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Lifting the Weight
Weight Watchers and the American Cancer Society (ACS) are teaming up this month to tip the scales in the direction of better health during the nationwide Great American Weigh In March 5.

The union of Weight Watchers and the ACS seeks to inform people about the connection between being overweight or obese and an increased risk of a variety of cancers such as cancer of the uterine lining, breast, kidney, pancreas and colon.

During the one-day event, Weight Watchers centers will be open from 8 a.m. to 8 p.m. to provide free weigh-ins, measurements of Body Mass Index (BMI) and a copy of the brochure Healthy Weight, Healthy BMI. In addition, the centers will sell a commemorative T-shirt with proceeds benefiting the ACS.

Local Weight Watchers centers are located at 733 Veterans Memorial Blvd., Metairie; 7028 Veterans Memorial Blvd., Metairie; 2626 Charles Drive, Suite A, Chalmette; 555 Lapalco Blvd., Space 103, Gretna; and 301 N. Hwy. 190, Covington. For more information call Weight Watchers at (800) 651-6000 or visit, or ACS at (800) ACS-2345,

Donations of Life
Every 76 minutes, someone dies while waiting for a vital organ transplant, and every 13 minutes another person is added to the list of those waiting for transplants.

To help make both lists shorter, the National Donor Awareness Foundation is staging Soul Revival 2003, its fourth annual fundraising gala, at 7:30 p.m. March 15 at a private residence at 205 Stella St. in Metairie.

The event will include dancing to music by the gospel group Tyronne Foster and the Arc Singers and R&B/funk group Liquid Pleasure as well as local cuisine. Tickets start at $150 and can be obtained by calling the National Donor Awareness Foundation at 582-2184.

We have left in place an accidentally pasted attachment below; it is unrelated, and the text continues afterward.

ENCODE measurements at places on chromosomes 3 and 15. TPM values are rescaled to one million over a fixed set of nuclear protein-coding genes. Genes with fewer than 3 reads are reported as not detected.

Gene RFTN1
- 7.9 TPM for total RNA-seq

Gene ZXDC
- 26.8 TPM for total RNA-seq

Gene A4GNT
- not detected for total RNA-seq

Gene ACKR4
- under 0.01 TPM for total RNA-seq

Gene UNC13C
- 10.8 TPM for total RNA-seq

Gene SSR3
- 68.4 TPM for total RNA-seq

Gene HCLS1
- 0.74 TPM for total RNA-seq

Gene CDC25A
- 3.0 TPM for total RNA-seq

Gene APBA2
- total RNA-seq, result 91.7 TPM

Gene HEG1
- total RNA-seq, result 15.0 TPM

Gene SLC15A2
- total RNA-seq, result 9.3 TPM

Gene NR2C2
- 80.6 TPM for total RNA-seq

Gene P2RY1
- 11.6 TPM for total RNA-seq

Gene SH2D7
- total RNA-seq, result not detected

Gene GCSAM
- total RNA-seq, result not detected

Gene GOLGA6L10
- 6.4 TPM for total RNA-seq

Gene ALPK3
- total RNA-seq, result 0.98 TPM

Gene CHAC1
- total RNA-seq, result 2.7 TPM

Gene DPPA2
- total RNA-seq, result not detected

The foundation was established in 1999 to educate people about the value of organ donation and the needs of the 8,500 people in the Gulf States region who currently are in need of organ transplants. For more information about organ and tissue donation, call the foundation at 582-2184 or visit its Web site at

Kidney Health Screening
In conjunction with National Kidney Month in March, the National Kidney Foundation of Louisiana is offering free screenings as part of its Kidney Early Evaluation Program (KEEP).

The screenings are scheduled from 9 a.m. to 2 p.m. March 20 in the lower level of Macy's department store in the New Orleans Shopping Center (1400 Poydras St.). Appointments are recommended (call 861-4500), but walk-in patients also will be accommodated.

KEEP targets people who suffer from diabetes or high blood pressure and those who have a family history of kidney disease. The screening will include a glucose test, blood pressure measurement, urine analysis and information about kidney health. Health care professionals also will draw blood from each participant, who will receive detailed results of that test about a month after the screening.